There isn’t a finer sight at Craven Cottage these days then seeing Ryan Fredricks flying at full speed down the Fulham right. The plaudits might go to Ryan Sessegnon for his precocious talent and peerless performances on the other flank, whilst the creativity of Tom Cairney and – most recently – the goalscoring prowess of Aleksandr Mitrovic have garnered plenty of praise, but Fredericks’ own importance to Slavisa Jokanovic’s push for the Premier League can’t be understated. His surges deep into opposition territory show just how wide an array of weapons the Whites possess and it was fitting that yesterday’s vital victory at fellow promotion candidates Derby County was the right back’s hundredth appearance in a Fulham shirt.
Fredericks will be the first to admit that he’s come on leaps and bounds since arriving at Craven Cottage after the briefest of spells at Bristol City in August 2015. The full back, a regional sprinting champion in his school days, showed plenty of early promise – especially in a scintillating first Fulham start when QPR were hit for four on an electric Friday night under the Cottage lights – but he struggled to maintain those blistering periods of attacking brilliance for a full ninety minutes in his first season down by the River Thames. The instillation of Slavisa Jokanovic as Kit Symons’ permanent successor and the Serbian’s decision to give Fredericks the freedom to gallop down the right flank proved a real turning point – as the former Tottenham defender saw off the challenge of Jazz Richards to firmly establish himself as Fulham’s first choice right back.
Fredericks’ fitness and stamina have greatly improved since Marco Ceserani’s appointment as the first team’s senior sports scientist and his pace has become even more pivotal to Fulham’s prospects. His speed is vital in helping him make those crucial recovery runs to bail out a team-mate or tracking the runs of a particularly tricky winger. In the past, Fredericks’ defensive capabilities have been hit and miss against some of the division’s best wide man, but he’s a much improved defender these days – and I felt his superb timing in the tackle set the down perfectly in the recent win over league leaders Wolves. Of course, it is in the final third where his speed has proven most effective and, when an opposition is already struggling to contain the fluid movement of Jokanovic’s chosen front three, Fredericks’ overlapping runs from right back can prove devastating.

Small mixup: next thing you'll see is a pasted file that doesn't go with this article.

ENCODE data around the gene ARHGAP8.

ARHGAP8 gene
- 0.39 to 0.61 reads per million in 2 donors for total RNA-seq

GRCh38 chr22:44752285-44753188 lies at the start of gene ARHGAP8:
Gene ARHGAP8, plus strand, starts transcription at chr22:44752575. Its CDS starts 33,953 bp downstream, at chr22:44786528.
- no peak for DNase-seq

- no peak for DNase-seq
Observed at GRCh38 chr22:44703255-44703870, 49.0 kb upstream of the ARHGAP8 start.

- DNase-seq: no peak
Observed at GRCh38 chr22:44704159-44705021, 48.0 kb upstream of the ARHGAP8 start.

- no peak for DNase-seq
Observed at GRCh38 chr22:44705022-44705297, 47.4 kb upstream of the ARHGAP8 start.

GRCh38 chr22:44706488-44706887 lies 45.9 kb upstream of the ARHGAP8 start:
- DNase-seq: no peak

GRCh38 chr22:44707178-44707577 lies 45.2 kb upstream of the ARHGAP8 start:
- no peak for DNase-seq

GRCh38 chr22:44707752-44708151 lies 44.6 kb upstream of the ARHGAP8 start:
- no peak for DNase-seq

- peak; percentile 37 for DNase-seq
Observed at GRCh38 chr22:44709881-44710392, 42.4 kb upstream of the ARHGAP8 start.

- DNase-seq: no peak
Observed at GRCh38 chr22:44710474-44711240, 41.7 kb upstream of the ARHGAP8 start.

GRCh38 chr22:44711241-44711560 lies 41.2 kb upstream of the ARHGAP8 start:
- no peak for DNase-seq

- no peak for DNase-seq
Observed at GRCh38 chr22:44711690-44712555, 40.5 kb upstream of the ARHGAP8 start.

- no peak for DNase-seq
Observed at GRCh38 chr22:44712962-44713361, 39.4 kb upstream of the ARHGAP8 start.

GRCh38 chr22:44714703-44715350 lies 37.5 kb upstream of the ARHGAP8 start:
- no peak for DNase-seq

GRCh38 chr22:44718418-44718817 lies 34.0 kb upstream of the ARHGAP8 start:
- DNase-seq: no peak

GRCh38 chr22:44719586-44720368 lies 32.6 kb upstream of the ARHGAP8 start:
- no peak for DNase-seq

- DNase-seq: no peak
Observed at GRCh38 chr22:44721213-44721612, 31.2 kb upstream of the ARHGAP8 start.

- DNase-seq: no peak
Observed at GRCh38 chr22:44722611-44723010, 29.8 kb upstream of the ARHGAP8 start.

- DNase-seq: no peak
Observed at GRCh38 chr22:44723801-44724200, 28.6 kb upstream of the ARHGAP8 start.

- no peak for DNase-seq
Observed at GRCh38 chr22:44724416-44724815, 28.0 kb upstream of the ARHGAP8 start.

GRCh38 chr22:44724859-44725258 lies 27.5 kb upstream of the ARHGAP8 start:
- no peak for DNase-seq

He has gradually become more productive at that end of the pitch too. Where sometimes his crossing could previously have been described as erratic, the full back’s composure doesn’t desert him too often when he gets into the prime delivery positions these days. The two crosses he put in to break the back of Burton’s defensively-minded system in December were magnificent and there are hardly an outlier. The full-back has six assists to his name this year and could very easily have grabbed a goal too, were it not for the dubious goals panel reclassifying his long-range strike at Loftus Road as an own goal. As Alan wrote the other week, there’s little doubt now that Fredericks’ fierce desire to win has made him a firm favourite with the Fulham fans too.
The turn of the year brought plenty of speculation linking Fredericks with a move to the Premier League, but like the rest of Jokanovic’s key performers, the 24 year-old flier stayed put. It is no surprise that the likes of West Ham, Southampton and Swansea City covet the Whites’ right back, given that he embodies what modern managers want from a marauding full back. Fredericks’ remains fully focused on trying to earn a route back to the top flight through promotion with the Whites, although after such an impressive first century of appearances the Fulham faithful will hope his race down the Cottage right flank is far from run.